Dorian Webb

African American

One history, of many...

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My parents are moving to the neighborhood! Since my husband and I first moved to Montclair, they have been enamored this quiet little enclave high in the hills of Oakland. My mom, despite having grown up in coal mining territory- Beckley, West Virginia, was at first terrified of the steep, guardrail-free drive required to arrive at our house. Not at all mollified by the gorgeous vistas of the bay, or the sparkling bridges beyond, she averted her eyes, her white knuckles grasping the back of my headrest for dear life. My dad, comfortable in most any situation, was more sanguine, happily commenting on the new environment as we snaked higher and higher into the clouds, asking a slew of pertinent questions (“So how many people live in Oakland?” What is the elevation?”) that we were ill equipped to answer.

I remember that first visit as if it were yesterday. They had come to celebrate their 50th wedding anniversary with us and our friends. We planned a party for about 50 of our nearest and dearest, a group that also included my dad’s best friend from childhood, whom we hadn’t yet met although he lived in Oakland, and a surprise visit from my eldest cousin who lives in Indianapolis, my dad’s hometown.

For most families, a celebration of this milestone would have been commonplace. For ours, it was extraordinary. While the institution of marriage is revered, the ceremony around it has never been all that important to any of us.  My parents, my mother’s sister, and my grandparents before them, all were married in a low key fashion at a local courthouse by the justice of the peace.(“We JP'ed it” my aunt says of the day of her union with my uncle, also 50+ years ago) I’m not sure if any photos exist of these  . I have never seen them.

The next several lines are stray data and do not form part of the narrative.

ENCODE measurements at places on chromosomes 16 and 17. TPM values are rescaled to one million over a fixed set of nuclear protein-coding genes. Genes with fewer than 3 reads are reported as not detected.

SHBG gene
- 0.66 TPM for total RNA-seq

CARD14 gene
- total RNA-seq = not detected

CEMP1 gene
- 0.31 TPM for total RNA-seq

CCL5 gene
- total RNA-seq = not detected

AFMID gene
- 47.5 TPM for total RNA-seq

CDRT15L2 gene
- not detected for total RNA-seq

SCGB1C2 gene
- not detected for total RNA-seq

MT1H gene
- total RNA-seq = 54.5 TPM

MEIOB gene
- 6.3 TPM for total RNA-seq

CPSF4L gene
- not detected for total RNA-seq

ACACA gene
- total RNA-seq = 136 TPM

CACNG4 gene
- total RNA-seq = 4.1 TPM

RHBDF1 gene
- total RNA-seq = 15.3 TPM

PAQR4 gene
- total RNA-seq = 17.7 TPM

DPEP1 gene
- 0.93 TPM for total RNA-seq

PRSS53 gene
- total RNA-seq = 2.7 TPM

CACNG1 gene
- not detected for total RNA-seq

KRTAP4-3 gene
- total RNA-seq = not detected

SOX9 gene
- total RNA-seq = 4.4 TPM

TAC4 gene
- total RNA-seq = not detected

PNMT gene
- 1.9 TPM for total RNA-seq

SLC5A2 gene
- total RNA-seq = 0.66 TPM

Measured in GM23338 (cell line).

When my husband and I were planning our nuptials, he asked/ urged me to invite my parents to “our big day”. Caught up in the moment, and buoyed by his enthusiasm, I did. I regretted it as soon as the words left my mouth.  “Why?” my mother asked me in response to my invitation. I stumbled a bit at the answer, myself, “We thought you and dad might like to be a part of our special day, and, um would like to witness us…” My words drifted off over the phone lines connecting me to the house where I grew up, to the east coast where I knew my mom was cradling the phone to her ear, perched on her favorite couch in the artwork lined family room. Never short of words, she interjected, “Look, Dorian, when your father and I got married many years ago, we paid an inebriated man $20 to be our witness. Are kids not doing that nowadays?”

That was eight years ago, when my father was still able pick out suits and ties and dress himself. Now, on warm summer days, my mom will tuck him into T-shirt we gifted him from a local company that proudly proclaims Oakland's population and elevation under the outlines of a rooted oak tree, and will gently remind him that Oakland is where my husband and I live.

So finally they will return to the Bay Area. Not to Montclair exactly, “About an hour away. That is close enough. We need our privacy.” as my mom succinctly put it. And I couldn’t be happier.

Creating A Table full of Color, Conversation and Community